A few more quick thoughts from verses in our portion of Psalm 119.  In verse 41 the psalmist desires both God’s mercy and His salvation according to His Word.  Any salvation that is not according to God’s Word, found within the Bible, is a false salvation.  Many people and religions give us their idea of a way that will save us, but if it doesn’t come from the Bible, it is not a true salvation.

Those who speak God’s Word and trust in it will often suffer reproach from the world (vs. 42).  But we know that the Bible is our only hope in this life (vs. 43), and certainly for our eternity.

Obeying God’s laws does not inhibit or restrain us (vs. 44-46).  Instead, it frees us to be what God designed us to be. Jesus and His salvation give us freedom from sin and oppressive guilt.

In closing we see in verses 47-48, and all throughout this psalm, that the psalmist truly loves the Scriptures.  Our greatest love and delight should not come from material things of this world, but should instead come from God’s Word.

Saturday, September 9, 2023

Sound The Warning!

Ezekiel 33:1-11

When a potential disaster is heading your way, you like to be warned ahead of time in order to take precautions against it.  When a hurricane is headed to a populated coast, those living there want to be warned ahead of time so they can evacuate to a safer area.  I live in an area that often gets tornadoes.  My village has tornado sirens that go off when a tornado has been sighted.  That warns us to immediately head to the basement or an inner closet.  When there is a danger of war and bombings, sirens go off.  There are tsunami warnings, wildfire warnings, etc.  If those warning systems aren’t working right, or the person working them isn’t paying attention, they could be responsible for the consequences.  However, if someone ignores the warning, their life is their own responsibility.  Do you heed warnings when they are given?  Today’s Scripture talks about warnings given, and whether they are heeded or not.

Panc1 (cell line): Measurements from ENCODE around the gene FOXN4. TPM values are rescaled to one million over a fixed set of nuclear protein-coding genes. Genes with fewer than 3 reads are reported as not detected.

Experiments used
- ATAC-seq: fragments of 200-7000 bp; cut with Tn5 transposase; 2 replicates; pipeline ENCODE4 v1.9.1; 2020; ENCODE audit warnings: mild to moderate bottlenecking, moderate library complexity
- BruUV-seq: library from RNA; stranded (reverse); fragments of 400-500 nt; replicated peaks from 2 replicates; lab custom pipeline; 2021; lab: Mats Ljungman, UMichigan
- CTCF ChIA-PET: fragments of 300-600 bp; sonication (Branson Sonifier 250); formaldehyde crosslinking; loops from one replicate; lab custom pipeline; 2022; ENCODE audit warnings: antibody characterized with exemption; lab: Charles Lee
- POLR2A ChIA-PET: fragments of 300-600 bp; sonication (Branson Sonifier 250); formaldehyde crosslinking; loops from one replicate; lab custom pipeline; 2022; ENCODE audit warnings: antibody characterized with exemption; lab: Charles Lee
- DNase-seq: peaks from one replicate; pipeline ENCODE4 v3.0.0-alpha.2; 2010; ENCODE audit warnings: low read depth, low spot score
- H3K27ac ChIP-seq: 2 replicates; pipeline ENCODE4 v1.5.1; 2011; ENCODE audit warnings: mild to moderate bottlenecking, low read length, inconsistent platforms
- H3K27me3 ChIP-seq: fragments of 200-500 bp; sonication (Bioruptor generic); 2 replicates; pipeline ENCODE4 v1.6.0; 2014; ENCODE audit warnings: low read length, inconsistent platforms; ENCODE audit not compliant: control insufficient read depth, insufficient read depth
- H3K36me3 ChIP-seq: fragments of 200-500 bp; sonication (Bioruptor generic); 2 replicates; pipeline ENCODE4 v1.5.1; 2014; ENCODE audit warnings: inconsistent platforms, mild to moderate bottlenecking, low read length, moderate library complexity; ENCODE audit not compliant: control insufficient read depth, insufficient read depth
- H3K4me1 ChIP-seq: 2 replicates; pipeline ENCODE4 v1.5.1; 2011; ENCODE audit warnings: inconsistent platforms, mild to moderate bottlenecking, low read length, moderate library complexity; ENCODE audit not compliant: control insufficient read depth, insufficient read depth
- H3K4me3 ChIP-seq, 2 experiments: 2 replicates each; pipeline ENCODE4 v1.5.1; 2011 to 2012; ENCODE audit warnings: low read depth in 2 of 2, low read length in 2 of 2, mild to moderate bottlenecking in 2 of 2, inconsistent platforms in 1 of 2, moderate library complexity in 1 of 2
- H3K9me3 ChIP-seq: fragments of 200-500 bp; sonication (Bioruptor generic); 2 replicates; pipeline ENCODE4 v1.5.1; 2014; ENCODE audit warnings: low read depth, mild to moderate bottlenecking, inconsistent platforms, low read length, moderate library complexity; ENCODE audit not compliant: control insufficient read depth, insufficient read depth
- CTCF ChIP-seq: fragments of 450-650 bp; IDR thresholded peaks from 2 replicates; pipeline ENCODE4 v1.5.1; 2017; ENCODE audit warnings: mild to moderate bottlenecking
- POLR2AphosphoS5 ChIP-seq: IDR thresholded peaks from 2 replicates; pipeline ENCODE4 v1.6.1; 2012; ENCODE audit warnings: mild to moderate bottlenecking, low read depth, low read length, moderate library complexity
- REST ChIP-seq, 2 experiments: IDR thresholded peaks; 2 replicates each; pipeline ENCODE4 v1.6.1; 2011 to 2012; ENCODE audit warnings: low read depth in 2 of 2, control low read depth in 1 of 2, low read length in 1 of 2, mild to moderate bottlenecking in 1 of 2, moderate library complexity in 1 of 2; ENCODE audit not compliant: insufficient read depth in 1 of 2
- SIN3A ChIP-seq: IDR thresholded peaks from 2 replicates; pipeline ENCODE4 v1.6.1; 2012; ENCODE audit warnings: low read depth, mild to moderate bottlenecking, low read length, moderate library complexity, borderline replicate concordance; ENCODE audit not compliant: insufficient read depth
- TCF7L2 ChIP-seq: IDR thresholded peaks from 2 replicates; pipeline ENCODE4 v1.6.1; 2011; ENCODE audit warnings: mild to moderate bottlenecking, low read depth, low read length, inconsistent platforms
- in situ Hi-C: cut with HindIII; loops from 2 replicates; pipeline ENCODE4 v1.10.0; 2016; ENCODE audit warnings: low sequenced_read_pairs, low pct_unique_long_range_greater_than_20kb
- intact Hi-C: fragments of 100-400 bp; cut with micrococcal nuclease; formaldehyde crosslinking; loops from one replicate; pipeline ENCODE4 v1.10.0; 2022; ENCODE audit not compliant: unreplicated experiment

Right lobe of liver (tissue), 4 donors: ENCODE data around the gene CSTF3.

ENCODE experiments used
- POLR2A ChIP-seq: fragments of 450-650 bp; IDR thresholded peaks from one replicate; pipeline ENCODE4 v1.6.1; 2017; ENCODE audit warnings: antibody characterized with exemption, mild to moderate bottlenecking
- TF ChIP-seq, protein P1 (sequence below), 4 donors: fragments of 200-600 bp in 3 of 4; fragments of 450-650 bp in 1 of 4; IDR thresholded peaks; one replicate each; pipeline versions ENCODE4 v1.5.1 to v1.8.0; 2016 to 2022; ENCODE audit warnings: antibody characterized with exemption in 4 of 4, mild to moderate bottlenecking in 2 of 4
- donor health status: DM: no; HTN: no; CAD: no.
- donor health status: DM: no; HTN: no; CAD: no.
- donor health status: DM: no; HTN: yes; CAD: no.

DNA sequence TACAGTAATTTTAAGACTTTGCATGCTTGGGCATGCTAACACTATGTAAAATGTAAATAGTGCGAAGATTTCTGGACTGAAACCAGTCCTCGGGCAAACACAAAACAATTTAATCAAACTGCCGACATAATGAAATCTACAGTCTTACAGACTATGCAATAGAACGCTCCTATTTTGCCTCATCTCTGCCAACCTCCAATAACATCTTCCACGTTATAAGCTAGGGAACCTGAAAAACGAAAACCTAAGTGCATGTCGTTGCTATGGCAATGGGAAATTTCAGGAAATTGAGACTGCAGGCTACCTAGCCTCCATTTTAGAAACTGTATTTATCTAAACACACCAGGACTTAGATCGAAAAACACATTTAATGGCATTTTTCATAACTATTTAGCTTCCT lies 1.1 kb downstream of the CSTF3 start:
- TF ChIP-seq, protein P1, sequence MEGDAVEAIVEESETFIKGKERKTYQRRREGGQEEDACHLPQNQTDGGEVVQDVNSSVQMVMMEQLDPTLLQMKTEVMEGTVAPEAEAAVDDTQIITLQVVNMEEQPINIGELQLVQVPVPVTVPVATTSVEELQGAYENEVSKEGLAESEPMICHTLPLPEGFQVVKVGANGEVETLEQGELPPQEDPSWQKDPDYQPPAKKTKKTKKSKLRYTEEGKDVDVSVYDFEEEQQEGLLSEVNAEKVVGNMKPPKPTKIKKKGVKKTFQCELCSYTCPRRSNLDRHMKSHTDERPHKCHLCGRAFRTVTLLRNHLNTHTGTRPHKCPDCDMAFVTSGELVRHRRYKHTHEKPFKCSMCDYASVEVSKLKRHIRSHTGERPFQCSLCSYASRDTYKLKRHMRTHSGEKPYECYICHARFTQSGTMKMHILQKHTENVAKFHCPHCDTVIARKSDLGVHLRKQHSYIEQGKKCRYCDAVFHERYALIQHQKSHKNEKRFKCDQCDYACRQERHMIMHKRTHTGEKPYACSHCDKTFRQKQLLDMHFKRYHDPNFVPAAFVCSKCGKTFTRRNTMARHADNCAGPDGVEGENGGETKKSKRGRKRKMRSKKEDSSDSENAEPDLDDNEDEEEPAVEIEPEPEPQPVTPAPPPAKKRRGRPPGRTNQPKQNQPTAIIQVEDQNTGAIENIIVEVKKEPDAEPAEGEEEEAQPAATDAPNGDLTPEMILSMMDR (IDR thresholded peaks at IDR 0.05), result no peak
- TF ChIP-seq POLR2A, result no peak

God has a warning He wishes to give to mankind.  That message is to turn from their wickedness, turn to Him, accept the Lord Jesus as Savior, and they will then live eternally with Him in heaven.  However, if they do not listen to His warning, if they choose to continue on in the way they have been going, if they reject the Lord Jesus and His Word, then their doom is their own fault and responsibility.  The people, though, need the warning given to them.  They need the watchmen to bring the warning, just like the watchmen in our Scripture, who stood upon the city walls watching for the approaching enemy.

Ezekiel, Jeremiah, and the other prophets and preachers, were spiritual watchmen.  They sounded the warning that God would bring a sword on His people so that they had the opportunity to prepare and be safe.  Today preachers and Bible teachers are to be the present day watchmen to bring the warning from God’s Word, urging people to take heed, and do what is necessary to save their eternal souls.

Right now as I write this, there is a very powerful hurricane, Hurricane Lee, out in the middle of the Atlantic.  So far the meteorologists don’t believe it will hit the Caribbean Islands or the eastern coast of the U.S.  However, if it were to suddenly change course, warnings would need to be issued.  What would you think if they didn’t issue a warning?  What if all they talked about were how beautiful white puffy clouds are?  That would be terrible, as tens of thousands of lives would be at stake!   That is the case with the preachers of today.  They have a warning to give, one that the Lord God has given them.  They are to warn the people of the coming Day of the Lord, of future judgment, and of salvation through the Blood of the Lord Jesus, yet so many just like to preach soft, warm, fuzzy messages that tickle the ears of the listeners.  They are like the watchmen who see the sword coming but do not blow the trumpet.

Once the watchman warned the people, the responsibility passed to each person.  They are now accountable for their own response to God.  The prophet who warned was not judged.  But the one who failed to deliver the message was held accountable.  The preacher is to give a certain and sure message.  When they speak God’s truth, what the people do with it is upon their own head.  Those who do not respond, the loss of their soul is their own responsibility.  The prophets of old, and the preachers and Bible teachers of today are not responsible for anyone’s response or lack of one.  However, they are responsible to deliver the right message.